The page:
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Was this included in our "shared sacrifice" contribution? Or is this one of those management add-ons as a reward for our leadership sellout?

I remember the last informational picket, the same sellout leader was opposed to that also!
 
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RV4

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More on the topic:

Unsafe Skies

[*]A CBS 2 Special Assignment Investigation

May 12, 2003 4:02 pm US/Pacific
(KCBS) In this CBS 2 Special Assignment, investigative reporter Drew Griffin looks at a crippled airline industry struggling to survive, and a growing trend that one whistleblower says is putting safety at risk.

The charges come from a former United mechanic, fired from his job, he says, after he voiced his concerns about what his airline was doing. That airline -- United -- is one of this nation''s and the world''s safest airlines, and calls the whistleblower a disgruntled ex-employee who is flat-out wrong. But if Tim Hafer is right, there is a danger in the air that no one has told you about.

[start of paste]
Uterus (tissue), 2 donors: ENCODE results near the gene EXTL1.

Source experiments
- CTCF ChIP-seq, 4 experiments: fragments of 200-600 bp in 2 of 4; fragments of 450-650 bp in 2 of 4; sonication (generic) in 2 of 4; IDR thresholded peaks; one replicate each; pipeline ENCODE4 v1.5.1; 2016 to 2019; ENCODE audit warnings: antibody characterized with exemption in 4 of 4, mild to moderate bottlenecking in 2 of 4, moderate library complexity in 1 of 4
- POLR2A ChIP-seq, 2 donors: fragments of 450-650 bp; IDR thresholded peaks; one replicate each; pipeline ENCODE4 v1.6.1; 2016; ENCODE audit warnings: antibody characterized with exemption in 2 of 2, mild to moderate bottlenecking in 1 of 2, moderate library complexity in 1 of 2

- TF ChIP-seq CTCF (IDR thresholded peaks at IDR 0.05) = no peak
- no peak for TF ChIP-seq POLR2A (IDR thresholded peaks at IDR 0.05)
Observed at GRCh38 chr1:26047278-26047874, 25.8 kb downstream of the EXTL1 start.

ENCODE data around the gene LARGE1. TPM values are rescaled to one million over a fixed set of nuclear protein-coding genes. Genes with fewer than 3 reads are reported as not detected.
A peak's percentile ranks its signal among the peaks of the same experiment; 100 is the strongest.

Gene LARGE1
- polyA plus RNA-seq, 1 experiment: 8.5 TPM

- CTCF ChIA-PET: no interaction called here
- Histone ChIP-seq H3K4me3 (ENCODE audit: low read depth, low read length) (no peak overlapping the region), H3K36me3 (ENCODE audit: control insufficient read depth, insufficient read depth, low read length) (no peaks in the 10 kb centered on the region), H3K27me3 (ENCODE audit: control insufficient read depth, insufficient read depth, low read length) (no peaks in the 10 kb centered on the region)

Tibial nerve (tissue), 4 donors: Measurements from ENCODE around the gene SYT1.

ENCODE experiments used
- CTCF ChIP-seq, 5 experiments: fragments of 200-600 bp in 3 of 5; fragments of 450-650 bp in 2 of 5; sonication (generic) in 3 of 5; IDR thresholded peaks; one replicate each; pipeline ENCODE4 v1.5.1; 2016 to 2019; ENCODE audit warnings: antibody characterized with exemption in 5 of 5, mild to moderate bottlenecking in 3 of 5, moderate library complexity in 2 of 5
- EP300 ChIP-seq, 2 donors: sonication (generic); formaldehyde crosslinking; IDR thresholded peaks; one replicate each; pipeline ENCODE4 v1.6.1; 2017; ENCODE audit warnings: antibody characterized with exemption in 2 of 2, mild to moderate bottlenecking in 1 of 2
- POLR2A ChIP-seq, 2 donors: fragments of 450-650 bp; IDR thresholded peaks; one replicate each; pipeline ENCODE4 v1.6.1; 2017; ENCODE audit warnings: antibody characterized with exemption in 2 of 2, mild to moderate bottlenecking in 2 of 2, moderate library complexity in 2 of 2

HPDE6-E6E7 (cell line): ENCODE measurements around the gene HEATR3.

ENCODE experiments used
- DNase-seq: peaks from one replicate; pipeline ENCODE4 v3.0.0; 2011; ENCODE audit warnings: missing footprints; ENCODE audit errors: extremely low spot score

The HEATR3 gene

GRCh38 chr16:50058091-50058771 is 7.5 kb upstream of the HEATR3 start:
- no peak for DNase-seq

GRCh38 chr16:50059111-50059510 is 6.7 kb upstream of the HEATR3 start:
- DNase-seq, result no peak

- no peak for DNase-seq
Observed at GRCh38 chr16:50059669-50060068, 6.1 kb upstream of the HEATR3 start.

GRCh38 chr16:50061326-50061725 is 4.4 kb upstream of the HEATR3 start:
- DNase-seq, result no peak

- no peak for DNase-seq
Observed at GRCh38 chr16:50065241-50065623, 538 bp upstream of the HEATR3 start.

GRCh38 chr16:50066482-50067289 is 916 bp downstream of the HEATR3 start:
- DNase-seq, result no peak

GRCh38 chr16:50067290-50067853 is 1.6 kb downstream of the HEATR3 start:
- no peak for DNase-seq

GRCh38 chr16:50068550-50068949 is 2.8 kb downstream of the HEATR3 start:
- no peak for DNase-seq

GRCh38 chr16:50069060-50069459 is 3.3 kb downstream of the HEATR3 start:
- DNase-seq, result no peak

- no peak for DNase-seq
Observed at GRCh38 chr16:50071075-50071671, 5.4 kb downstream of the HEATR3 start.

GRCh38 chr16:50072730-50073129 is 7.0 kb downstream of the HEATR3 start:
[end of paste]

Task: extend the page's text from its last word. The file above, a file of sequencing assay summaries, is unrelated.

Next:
Special Assignment: "Unsafe Skies" originally aired Monday, May 12, 2003 at 11 p.m.

He was a mechanic for United for eight years, responsible for the constant attention these multimillion-dollar machines require to stay safe.

"And I got to see the dirty laundry so to speak," Tim Hafer says.

And the dirty laundry that bothered Tim Hafer was a process called "outsourcing." United Airlines, like other airlines, has been firing its own mechanics and sending an increasing amount of its maintenance and repair work to subcontractors.

Drew Griffin: "You say it turns into a lower quality of maintenance?"

Hafer: "Yeah."

The problem, says Hafer, is that federal regulations allow subcontractors to hire unlicensed mechanics.

"They can get cheap labor and bring them in and as long as a certified person signs off on the work it''s okay," Hafer says.

But when an airline sends its maintenance outside the company, Hafer claims, the airline looses control. And in the case of United, he says his own documents show an airline that has lost control of its approval process, of its mechanics, of its safety.

Hank Krakowski is United''s vice president and chief safety officer. And as you will hear, he flatly rejects any argument that outsourcing jeopardizes safety.

"No, we don’t believe at all that our airplanes are out of our control," Krakowski says.